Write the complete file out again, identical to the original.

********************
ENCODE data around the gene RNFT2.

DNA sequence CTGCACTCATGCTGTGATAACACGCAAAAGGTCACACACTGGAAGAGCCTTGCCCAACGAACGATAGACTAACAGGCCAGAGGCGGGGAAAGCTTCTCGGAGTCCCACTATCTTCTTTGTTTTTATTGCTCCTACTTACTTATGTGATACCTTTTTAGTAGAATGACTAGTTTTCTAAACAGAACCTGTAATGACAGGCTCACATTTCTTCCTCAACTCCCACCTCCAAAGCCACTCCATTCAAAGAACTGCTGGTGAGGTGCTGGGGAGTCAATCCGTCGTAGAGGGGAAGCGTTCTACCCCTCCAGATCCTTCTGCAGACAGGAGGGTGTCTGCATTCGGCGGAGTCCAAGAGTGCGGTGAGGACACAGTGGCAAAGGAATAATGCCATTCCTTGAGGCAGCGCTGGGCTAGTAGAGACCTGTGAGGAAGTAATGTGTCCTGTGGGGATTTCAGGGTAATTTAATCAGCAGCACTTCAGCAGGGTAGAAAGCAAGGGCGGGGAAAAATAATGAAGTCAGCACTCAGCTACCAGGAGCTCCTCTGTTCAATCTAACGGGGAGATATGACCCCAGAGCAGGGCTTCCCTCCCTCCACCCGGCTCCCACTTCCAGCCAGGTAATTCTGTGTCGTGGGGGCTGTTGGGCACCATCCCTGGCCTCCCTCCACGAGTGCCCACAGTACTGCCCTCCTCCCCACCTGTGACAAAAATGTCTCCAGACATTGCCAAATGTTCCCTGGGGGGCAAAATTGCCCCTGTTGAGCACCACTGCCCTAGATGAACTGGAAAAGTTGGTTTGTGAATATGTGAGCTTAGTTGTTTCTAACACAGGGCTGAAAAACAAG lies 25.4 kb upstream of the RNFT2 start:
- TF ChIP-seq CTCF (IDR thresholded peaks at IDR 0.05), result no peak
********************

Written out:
ENCODE data around the gene RNFT2.

DNA sequence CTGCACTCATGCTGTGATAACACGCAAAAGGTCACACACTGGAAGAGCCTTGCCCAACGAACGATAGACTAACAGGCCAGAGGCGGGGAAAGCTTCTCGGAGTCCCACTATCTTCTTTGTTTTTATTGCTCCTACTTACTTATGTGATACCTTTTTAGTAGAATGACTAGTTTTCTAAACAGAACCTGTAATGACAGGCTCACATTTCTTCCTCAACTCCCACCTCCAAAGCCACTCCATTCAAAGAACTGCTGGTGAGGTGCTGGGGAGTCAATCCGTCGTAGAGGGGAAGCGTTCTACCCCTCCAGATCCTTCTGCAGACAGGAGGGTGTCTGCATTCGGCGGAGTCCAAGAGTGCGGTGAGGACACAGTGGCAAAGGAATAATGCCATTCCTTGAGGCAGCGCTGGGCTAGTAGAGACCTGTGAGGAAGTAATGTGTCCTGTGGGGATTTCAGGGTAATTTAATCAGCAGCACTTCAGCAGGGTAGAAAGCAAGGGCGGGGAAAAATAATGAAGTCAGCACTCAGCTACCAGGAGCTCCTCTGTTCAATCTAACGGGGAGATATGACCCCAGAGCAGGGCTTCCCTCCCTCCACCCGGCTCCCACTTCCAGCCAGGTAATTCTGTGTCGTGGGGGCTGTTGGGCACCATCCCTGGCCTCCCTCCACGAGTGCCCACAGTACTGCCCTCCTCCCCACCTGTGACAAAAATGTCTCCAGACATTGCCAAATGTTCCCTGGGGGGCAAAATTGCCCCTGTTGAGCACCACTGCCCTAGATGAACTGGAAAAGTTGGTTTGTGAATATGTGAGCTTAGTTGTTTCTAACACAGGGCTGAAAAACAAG lies 25.4 kb upstream of the RNFT2 start:
- TF ChIP-seq CTCF (IDR thresholded peaks at IDR 0.05), result no peak